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SPEC releases power-performance benchmark for servers

WARRENTON, Va., December 11, 2007 — The Standard Performance Evaluation Corp. (SPEC) has released SPECpower_ssj2008, the first industry-standard benchmark that measures power consumption in relation to performance for server-class computers.

SPEC has designed SPECpower_ssj2008 to be used as both a benchmark to compare power and performance among different servers and as a toolset to improve server efficiency.

"The power efficiency of servers has become a high-priority issue for the IT industry, computer manufacturers, and governments," says Klaus-Dieter Lange, chair of the SPECpower committee. "SPEC is taking its proven methodologies for ensuring consistent, fair and repeatable performance measurement and applying them to power consumption."

SPEC member companies active in developing the new power-performance measurement standard include AMD, Dell, Fujitsu Siemens Computers, HP, Intel, IBM, and Sun Microsystems. Associate members participating in the effort include University of California - Berkeley, Lawrence Berkeley National Laboratory, and Virginia Polytechnic Institute and State University.

About the benchmark

SPECpower_ssj2008 reports power consumption for servers at different performance levels — from 100-percent to idle in 10-percent segments — over a set period of time. The graduated workload recognizes the fact that processing loads and power consumption on servers vary substantially over the course of days or weeks. To compute a power-performance metric across all levels, measured transaction throughputs for each segment are added together, then divided by the sum of the average power consumed for each segment. The result is a figure of merit called "overall ssj_ops/watt."

The benchmark workload represents typical server-side Java business applications. The workload is scalable, multi-threaded, portable across a wide range of operating environments, and economical to run. It exercises CPUs, caches, memory hierarchy, and the scalability of shared memory processors (SMPs), as well as implementations of the Java Virtual Machine (JVM), JIT (just in time) compiler, garbage collection, threads, and some aspects of the operating system.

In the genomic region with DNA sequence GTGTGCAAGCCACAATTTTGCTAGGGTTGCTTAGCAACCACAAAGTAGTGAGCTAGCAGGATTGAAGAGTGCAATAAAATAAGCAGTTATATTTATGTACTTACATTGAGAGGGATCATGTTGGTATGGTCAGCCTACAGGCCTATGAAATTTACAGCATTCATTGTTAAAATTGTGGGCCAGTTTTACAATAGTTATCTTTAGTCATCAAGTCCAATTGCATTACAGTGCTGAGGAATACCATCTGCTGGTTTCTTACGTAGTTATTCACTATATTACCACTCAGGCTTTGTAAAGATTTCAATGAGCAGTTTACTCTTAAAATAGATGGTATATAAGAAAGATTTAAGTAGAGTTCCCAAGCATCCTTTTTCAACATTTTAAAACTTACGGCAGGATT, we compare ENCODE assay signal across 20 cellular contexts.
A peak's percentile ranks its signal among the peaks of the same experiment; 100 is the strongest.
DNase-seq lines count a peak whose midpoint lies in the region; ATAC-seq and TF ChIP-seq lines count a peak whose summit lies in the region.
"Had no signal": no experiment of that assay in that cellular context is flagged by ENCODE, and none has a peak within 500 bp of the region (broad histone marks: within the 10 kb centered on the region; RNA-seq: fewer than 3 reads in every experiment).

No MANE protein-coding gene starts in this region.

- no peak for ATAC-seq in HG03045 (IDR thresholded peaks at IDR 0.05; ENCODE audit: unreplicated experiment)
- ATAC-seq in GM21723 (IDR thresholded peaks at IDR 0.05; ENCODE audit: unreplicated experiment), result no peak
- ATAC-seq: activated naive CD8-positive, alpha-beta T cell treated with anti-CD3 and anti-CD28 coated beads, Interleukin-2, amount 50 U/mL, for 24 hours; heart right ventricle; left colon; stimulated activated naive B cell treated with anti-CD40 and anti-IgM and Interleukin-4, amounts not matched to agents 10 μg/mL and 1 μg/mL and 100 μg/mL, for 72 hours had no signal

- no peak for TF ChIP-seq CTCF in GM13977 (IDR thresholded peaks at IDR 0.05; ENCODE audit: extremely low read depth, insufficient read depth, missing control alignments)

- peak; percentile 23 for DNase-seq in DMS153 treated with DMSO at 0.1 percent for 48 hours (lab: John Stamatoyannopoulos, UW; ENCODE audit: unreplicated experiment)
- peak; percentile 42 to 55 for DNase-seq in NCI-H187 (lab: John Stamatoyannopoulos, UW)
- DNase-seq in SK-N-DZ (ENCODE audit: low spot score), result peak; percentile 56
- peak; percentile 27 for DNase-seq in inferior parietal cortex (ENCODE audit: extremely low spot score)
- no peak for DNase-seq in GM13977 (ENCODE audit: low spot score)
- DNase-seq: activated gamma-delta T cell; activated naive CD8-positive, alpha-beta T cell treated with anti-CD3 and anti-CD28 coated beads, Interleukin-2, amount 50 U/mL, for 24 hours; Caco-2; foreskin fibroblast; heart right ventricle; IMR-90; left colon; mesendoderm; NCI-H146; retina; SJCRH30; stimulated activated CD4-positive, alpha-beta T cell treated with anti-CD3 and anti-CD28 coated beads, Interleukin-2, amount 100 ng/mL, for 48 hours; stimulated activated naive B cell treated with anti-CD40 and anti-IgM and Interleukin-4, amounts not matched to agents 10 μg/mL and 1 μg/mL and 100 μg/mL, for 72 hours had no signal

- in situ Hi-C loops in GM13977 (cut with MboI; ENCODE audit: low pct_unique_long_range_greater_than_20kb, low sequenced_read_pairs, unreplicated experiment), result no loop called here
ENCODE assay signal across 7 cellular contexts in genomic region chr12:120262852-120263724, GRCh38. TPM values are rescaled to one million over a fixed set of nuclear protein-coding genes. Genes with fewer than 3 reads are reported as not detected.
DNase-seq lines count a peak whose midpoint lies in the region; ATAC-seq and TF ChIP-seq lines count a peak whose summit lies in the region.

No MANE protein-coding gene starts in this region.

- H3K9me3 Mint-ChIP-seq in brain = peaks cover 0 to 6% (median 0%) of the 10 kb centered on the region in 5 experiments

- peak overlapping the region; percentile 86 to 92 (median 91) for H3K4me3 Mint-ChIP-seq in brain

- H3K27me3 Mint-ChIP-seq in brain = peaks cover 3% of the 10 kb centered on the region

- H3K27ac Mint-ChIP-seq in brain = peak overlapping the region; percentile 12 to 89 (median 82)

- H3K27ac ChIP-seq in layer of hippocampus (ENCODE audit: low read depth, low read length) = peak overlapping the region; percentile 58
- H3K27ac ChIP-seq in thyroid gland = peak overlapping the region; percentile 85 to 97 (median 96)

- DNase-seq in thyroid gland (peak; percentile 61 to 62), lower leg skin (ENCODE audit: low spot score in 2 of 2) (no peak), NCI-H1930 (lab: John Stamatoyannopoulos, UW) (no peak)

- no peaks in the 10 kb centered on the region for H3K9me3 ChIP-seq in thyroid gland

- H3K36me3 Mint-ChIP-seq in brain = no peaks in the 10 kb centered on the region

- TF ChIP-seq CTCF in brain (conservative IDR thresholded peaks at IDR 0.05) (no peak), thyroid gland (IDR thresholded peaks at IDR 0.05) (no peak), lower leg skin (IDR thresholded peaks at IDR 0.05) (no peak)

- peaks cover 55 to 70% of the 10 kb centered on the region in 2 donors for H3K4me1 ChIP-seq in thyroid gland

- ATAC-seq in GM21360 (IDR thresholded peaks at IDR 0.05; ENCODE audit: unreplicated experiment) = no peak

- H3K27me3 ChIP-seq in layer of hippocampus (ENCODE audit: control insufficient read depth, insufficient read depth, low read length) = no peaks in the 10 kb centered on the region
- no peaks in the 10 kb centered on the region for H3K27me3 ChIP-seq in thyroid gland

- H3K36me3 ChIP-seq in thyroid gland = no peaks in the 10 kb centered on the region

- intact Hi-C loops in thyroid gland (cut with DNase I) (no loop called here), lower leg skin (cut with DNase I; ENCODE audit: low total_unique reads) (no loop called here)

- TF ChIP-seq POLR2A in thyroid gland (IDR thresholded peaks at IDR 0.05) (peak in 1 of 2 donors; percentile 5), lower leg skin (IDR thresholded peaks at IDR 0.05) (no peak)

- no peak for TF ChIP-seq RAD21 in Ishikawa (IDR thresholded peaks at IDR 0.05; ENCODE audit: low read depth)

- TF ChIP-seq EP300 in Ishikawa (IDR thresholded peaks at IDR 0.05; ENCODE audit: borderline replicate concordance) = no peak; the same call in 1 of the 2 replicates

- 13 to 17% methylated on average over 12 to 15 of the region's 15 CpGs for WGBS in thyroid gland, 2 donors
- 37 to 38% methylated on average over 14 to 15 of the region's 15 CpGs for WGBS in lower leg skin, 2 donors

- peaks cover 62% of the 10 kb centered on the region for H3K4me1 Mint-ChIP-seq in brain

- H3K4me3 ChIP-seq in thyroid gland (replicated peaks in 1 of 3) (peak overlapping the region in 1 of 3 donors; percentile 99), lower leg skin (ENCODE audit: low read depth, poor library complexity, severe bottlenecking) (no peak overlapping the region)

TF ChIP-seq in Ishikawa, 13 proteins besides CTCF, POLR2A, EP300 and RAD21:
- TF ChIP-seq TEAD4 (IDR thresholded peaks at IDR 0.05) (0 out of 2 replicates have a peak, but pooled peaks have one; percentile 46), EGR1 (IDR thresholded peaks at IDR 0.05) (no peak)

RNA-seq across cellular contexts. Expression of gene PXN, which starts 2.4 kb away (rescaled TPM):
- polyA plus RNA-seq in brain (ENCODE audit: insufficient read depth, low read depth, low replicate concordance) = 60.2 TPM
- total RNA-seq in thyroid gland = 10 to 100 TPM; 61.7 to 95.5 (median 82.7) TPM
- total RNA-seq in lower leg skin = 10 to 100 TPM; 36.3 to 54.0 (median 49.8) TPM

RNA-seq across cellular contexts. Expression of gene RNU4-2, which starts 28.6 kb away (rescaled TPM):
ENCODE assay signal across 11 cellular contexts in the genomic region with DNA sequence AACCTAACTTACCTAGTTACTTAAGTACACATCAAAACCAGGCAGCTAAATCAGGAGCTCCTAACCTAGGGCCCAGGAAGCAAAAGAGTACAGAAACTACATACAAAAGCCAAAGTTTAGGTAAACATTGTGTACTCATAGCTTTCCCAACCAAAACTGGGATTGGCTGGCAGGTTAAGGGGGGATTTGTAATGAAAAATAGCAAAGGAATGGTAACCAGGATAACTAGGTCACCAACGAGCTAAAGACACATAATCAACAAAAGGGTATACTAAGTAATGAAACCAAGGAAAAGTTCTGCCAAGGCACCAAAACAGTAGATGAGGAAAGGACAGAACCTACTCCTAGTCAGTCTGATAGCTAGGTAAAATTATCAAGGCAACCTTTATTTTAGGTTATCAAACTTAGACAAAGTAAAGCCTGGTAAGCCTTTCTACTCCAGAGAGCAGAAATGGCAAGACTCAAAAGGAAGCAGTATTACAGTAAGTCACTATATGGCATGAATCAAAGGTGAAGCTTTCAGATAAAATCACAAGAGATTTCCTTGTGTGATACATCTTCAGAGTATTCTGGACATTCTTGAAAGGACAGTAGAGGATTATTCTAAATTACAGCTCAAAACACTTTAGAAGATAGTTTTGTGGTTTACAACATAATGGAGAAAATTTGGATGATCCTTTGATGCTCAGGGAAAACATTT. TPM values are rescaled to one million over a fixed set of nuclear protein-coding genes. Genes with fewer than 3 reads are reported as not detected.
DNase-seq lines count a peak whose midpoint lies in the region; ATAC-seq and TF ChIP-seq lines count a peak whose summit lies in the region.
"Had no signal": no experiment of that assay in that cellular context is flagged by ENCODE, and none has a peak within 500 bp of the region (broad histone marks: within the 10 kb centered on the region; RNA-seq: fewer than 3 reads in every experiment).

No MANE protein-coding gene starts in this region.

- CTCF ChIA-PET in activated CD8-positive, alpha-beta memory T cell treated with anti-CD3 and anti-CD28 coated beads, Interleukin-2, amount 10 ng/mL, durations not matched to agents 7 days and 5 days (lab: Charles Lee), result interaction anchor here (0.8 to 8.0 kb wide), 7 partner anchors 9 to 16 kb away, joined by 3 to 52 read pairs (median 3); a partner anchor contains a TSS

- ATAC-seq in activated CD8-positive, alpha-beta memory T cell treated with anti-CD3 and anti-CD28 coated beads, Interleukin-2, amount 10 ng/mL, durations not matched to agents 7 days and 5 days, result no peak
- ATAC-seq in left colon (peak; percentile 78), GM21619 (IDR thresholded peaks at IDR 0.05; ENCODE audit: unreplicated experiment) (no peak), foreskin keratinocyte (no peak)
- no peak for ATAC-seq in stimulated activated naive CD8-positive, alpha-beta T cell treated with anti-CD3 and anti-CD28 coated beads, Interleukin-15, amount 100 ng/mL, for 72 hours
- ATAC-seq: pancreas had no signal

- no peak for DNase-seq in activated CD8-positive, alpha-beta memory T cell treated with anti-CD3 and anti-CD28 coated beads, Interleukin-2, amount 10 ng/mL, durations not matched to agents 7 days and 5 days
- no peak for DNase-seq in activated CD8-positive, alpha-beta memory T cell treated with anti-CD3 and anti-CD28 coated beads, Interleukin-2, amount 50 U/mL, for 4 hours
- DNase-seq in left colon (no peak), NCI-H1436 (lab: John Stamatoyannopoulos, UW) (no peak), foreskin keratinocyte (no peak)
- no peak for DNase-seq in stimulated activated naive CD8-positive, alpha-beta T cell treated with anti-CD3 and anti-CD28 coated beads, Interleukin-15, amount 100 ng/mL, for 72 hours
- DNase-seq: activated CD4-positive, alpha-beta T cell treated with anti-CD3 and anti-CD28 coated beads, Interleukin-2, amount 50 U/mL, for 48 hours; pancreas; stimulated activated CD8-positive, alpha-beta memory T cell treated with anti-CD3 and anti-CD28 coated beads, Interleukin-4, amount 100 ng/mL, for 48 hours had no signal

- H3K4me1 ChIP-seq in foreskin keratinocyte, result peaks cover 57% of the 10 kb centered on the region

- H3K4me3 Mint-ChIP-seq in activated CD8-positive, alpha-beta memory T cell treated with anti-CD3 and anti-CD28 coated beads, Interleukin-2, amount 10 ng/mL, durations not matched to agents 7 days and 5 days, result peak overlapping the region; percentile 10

The minimum equipment for SPEC-compliant testing is two networked computers, plus a power analyzer and a temperature sensor. One computer is the system under test (SUT), the other a controller system where power, performance and temperature are captured for reporting. A typical test run for SPECpower_ssj2008 takes about 70 minutes using default settings.

"A critical first step"

Representatives from the Environmental Protection Agency (EPA) and the Consortium for Energy Efficiency (CEE) have been monitoring SPEC's progress in developing power-performance evaluation tools and see the release of this first benchmark as a significant step forward.

"The ability to measure power consumption in a consistent way across multiple server platforms is an important element of the Energy Star program," says Andrew Fanara, director of the Energy Star Product Specifications Development Team for the EPA. "SPEC has taken a critical first step to give server vendors and their customers a standardized benchmark tool that elevates power efficiency in the performance evaluation process."

"The Consortium for Energy Efficiency is reviewing SPEC's latest release," says Jason Erwin, who manages and supports commercial programs for CEE. "A test procedure for server power performance that is accepted by the industry could enable improved customer guidance concerning potential energy savings. CEE benefits by working with organizations like SPEC to ensure that industry-endorsed test methods are available and accessible."

Available immediately

SPECpower_ssj2008 is available immediately from SPEC for $1,600; discounts are available for qualified non-profit and educational institutions. More details and order information are available at or through e-mail at

About SPEC

SPEC is a non-profit organization that establishes, maintains and endorses standardized benchmarks to evaluate performance for the newest generation of computing systems. Its membership comprises more than 80 leading computer hardware and software vendors, educational institutions, research organizations, and government agencies worldwide. For more information, visit or contact the SPEC office by phone: 540-349-7878, fax: 540-349-5992, or email:



Media contact:                          Bob Cramblitt
                                                  Cramblitt & Company

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